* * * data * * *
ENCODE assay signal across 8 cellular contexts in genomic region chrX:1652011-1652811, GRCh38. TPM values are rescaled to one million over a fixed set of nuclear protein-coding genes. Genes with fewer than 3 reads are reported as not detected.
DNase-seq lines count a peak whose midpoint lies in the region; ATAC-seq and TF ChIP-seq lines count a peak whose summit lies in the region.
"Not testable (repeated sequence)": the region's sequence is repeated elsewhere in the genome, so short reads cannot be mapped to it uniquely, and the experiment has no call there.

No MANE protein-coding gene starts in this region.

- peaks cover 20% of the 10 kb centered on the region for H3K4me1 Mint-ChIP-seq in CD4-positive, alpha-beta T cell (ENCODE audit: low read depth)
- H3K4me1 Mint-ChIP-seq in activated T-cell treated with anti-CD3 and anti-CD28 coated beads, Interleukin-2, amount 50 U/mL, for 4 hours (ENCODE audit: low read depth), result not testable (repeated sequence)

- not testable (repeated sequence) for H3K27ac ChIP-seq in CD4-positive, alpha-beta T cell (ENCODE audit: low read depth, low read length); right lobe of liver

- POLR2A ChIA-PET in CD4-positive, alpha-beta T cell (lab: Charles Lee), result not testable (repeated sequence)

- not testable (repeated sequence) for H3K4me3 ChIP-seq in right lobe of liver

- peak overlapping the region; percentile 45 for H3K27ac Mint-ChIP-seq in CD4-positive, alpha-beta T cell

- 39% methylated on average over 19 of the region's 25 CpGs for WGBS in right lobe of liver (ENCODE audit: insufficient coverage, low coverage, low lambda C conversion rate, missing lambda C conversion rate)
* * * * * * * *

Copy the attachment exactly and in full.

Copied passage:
ENCODE assay signal across 8 cellular contexts in genomic region chrX:1652011-1652811, GRCh38. TPM values are rescaled to one million over a fixed set of nuclear protein-coding genes. Genes with fewer than 3 reads are reported as not detected.
DNase-seq lines count a peak whose midpoint lies in the region; ATAC-seq and TF ChIP-seq lines count a peak whose summit lies in the region.
"Not testable (repeated sequence)": the region's sequence is repeated elsewhere in the genome, so short reads cannot be mapped to it uniquely, and the experiment has no call there.

No MANE protein-coding gene starts in this region.

- peaks cover 20% of the 10 kb centered on the region for H3K4me1 Mint-ChIP-seq in CD4-positive, alpha-beta T cell (ENCODE audit: low read depth)
- H3K4me1 Mint-ChIP-seq in activated T-cell treated with anti-CD3 and anti-CD28 coated beads, Interleukin-2, amount 50 U/mL, for 4 hours (ENCODE audit: low read depth), result not testable (repeated sequence)

- not testable (repeated sequence) for H3K27ac ChIP-seq in CD4-positive, alpha-beta T cell (ENCODE audit: low read depth, low read length); right lobe of liver

- POLR2A ChIA-PET in CD4-positive, alpha-beta T cell (lab: Charles Lee), result not testable (repeated sequence)

- not testable (repeated sequence) for H3K4me3 ChIP-seq in right lobe of liver

- peak overlapping the region; percentile 45 for H3K27ac Mint-ChIP-seq in CD4-positive, alpha-beta T cell

- 39% methylated on average over 19 of the region's 25 CpGs for WGBS in right lobe of liver (ENCODE audit: insufficient coverage, low coverage, low lambda C conversion rate, missing lambda C conversion rate)